Clan Barrett

My mother was born in Lisburn, Co. Down,  and was the granddaughter of a Barrett. They were a Norman clan who came to Ireland with Strong Bow and whose ancestry can be traced back to 1066 in England, and, according to some research, back through France to medieval Italy, where they were known as Barretti in the northern city of Alessandria and were makers of felt hats (other authorities refute this claim, though). There are two Barrett Castles in Ireland. 
     My branch of the family fought at the Battle of the Boyne for William of Orange, but don't see red if you're wearin' the green-I'm for peace and unity in Ireland.   

When I was a kid, we'd go to my grandfather's house where on the wall. I would see a large watercolor copy of the original Barrett coat of arms, which had belonged to a close relative of his. At that age, I figured these things must be pretty common, but only once since then-in Ireland-have I  seen a coat of arms displayed in anyone's home.
     Now that we have the Web, I can hang one here in my cyber-parlor and pass on something about my forbearers.
                                                                           -Glenn Barrett Weiser
Our History

Barrett is a well known Irish clan which includes various septs including MacPadine, MacWattin, MacEvilly (Mac an Mhileadha), and MacAndrew. There are two Barrett clans in Ireland which were believed to be unrelated before recent research proved otherwise. They are Norman in origin, and trace their ancestry to a John Baret who came over from France with William the Conquerer and are mentioned under the name of Baret in the Domesday book of 1086. The Barretts then came to Ireland with the Norman warlord Strongbow (Richard Le Clare, the Duke of Pembroke) at the end of the twelfth century. 
     The first branch of the clan are the Munster Barretts of Co. Cork, and the other is the Barrett clan of Connacht, most numerous in the Mayo-Galway mountain region. This clan was thought to be Gaelic in origin, although it known that they came to Ireland with the Norman invasion. They were hired mercenaries from Wales. To this day, the Barretts and the Barrys of Connacht are known as "the Welshmen of Tirawley".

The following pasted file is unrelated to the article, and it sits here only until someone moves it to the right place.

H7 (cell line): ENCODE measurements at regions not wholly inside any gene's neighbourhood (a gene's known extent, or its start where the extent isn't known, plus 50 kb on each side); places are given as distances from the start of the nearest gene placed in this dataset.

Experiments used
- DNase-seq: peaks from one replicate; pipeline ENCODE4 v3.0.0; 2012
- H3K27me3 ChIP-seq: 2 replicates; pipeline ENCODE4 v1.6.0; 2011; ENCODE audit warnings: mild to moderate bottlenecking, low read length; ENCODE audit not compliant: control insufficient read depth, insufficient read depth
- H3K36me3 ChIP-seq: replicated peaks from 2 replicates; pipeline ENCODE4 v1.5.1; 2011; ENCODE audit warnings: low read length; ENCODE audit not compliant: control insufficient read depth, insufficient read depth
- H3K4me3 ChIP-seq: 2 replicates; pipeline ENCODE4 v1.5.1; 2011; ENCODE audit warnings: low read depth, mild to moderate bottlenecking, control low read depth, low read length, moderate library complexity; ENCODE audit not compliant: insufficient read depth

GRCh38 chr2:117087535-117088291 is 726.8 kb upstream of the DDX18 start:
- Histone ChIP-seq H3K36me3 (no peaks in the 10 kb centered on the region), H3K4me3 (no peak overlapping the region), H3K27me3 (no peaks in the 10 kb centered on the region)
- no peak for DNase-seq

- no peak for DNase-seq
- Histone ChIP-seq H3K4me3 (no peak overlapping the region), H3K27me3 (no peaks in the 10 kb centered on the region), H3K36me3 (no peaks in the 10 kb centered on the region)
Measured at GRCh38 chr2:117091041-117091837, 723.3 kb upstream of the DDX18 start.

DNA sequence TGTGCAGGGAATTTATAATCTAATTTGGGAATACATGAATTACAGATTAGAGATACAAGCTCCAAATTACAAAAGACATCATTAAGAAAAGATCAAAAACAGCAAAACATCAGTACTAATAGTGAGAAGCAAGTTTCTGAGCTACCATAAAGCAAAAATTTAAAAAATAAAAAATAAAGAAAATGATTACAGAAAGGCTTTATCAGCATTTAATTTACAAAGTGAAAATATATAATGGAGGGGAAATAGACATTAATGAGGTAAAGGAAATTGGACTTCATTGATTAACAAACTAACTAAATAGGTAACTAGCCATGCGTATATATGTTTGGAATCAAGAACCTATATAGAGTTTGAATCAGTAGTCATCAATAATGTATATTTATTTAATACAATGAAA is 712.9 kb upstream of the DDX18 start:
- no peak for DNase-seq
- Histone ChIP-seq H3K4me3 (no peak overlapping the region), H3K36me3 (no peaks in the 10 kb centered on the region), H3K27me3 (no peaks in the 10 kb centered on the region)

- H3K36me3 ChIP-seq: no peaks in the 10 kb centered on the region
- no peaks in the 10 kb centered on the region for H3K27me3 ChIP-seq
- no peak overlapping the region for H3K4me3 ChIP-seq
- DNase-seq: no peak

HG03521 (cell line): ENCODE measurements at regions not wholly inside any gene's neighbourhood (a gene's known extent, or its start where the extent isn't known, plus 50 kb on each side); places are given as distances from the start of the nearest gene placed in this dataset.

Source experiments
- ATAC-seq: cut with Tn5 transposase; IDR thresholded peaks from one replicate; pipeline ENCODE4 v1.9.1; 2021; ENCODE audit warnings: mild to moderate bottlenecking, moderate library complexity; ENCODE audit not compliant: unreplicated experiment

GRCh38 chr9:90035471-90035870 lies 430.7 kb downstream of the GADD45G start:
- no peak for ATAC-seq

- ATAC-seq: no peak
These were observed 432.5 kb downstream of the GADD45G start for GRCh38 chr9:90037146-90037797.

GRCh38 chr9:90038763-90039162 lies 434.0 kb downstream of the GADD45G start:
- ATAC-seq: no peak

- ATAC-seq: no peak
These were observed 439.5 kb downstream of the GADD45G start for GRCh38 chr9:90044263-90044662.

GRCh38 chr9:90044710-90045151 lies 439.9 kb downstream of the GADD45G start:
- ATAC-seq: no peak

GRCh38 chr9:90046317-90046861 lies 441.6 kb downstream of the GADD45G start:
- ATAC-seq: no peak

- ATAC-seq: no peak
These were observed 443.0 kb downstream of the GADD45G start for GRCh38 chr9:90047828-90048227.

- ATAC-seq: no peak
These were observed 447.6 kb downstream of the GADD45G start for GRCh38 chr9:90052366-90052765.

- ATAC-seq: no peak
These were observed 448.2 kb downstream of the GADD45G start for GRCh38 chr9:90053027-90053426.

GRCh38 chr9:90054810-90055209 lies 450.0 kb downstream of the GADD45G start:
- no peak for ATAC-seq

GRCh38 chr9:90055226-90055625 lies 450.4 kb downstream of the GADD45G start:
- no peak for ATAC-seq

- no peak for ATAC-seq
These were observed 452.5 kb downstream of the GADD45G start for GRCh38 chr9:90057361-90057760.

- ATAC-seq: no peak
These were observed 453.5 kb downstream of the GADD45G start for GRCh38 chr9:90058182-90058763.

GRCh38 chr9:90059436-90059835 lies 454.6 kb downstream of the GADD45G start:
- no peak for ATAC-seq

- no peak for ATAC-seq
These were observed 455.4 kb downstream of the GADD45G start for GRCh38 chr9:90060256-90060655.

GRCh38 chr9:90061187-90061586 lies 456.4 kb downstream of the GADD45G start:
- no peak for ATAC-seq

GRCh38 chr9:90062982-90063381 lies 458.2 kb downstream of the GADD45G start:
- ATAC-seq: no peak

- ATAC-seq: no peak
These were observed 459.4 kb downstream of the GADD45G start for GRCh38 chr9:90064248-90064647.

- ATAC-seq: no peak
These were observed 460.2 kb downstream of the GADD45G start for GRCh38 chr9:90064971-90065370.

The similarity of the names of the two Barrett clans was thought purely coincidental. The view prevailed that the Barretts of Cork derived their name from the Norman-French "Barratt," while the Barretts of Connacht derived their name from the gaelic name "Bairéad" which means quarrelsome or warlike . In fact, many daughters and sons of the clan, living in Connacht, are still called Bairéad (or mac Bairéad, as the case may be). But the English pipe rolls of the 13th century clearly indicate that the overlords of both the Cork and the Mayo Barretts were exactly the same people, and the records further indicate that both families came from Pendyne in Wales.
     Both branches of the Barrett clans were fully assimilated into Irish culture and married into many old Irish families, they are said to have become "more Irish than the Irish themselves". 
You will find many Barretts/Bairéads in Irish history serving the Irish nation such as Col. John Barrett who raised a regiment of infantry for King James' army in Ireland, afterwards he and his clan suffered a wrath of genocide and land confiscations dealt by the Williamite armies in 1691. There was Ríocard Bairéad "The poet of Erris", a prominent United Irishman; to name a few.

Our Coat of Arms-Have Sword, Will Travel-
August 22, 1485 on the battlefield of Bosworth in Wales, Henry Tudor became the King of England. King Henry VII began one of the most celebrated dynasties in English history, where his son, Henry VII and his granddaughter, Elizabeth I, attempted to rebuild England, Ireland and Wales.  Historical sources regarding the actual battle at Bosworth were practically non-existent.  Medieval battles were confusing to describe and observers were not standing there taking notes.
     Another interesting fact about the Battle of Bosworth, was that Welsh and Irish mercenaries were hired and later knighted by King Henry VII. The Clan Barrett, from County Cork, was one of those clans. As the story goes, these clans rode swift Irish ponies and overtook the heavily armored knights. After the battle was won, the King of England led the  remainder of forces back to Pembroke.

Researching the Clan Barrett further, in 1100 A.D., they migrated to Wales
with Strongbow during the Norman Conquest and settled in a county called
Pendyne. Later, they migrated to Munster Ireland, County Cork, and became
known as the Master Lords of Tirawley.
      Their motto was: “Frangas non Flectes: virtus probitas” meaning  ‘Unbowed, Unbroken, Honor and Courage.’ Their Coat of  Arms Barry consisted of of ten per pale argent and gules counterchanged. The Crest:  A demi-lion rampant sable ducally crowned per pale argent and  gules. This in laymen’s terms was the crowned lion atop a shield striped with red and white.


Another version of the Barrett coat of arms

Barrett Clan Tartan

The Poem - The Barretts, along with the Lynotts, are the subject of the old Irish ballad, 
"The Welshmen of Tirawley  The Barretts, like many Normans back then. were pretty barbaric  They did manage to improve a bit, though.

                                                       -From Internet sources, and added to by me.

 

Email: banjoandguitar100@yahoo.com
  

Home  |  Celtic Fingerstyle Guitar Books  |  Harmonica Books  |  Music Lessons  | CDs
 Harmonica Main  |  Celtic Main  |  Blues Main  |  Fingerstyle Main  |  Woodstock 69  |  Reviews 
Free Celtic Guitar Arrangements  |  Free Celtic Harmonica Arrangements  |  Online Celtic Tunebook

Writings  | MySpace Page  |  Discographies  |  To Order Books  |  Contact  |  Links  | Translate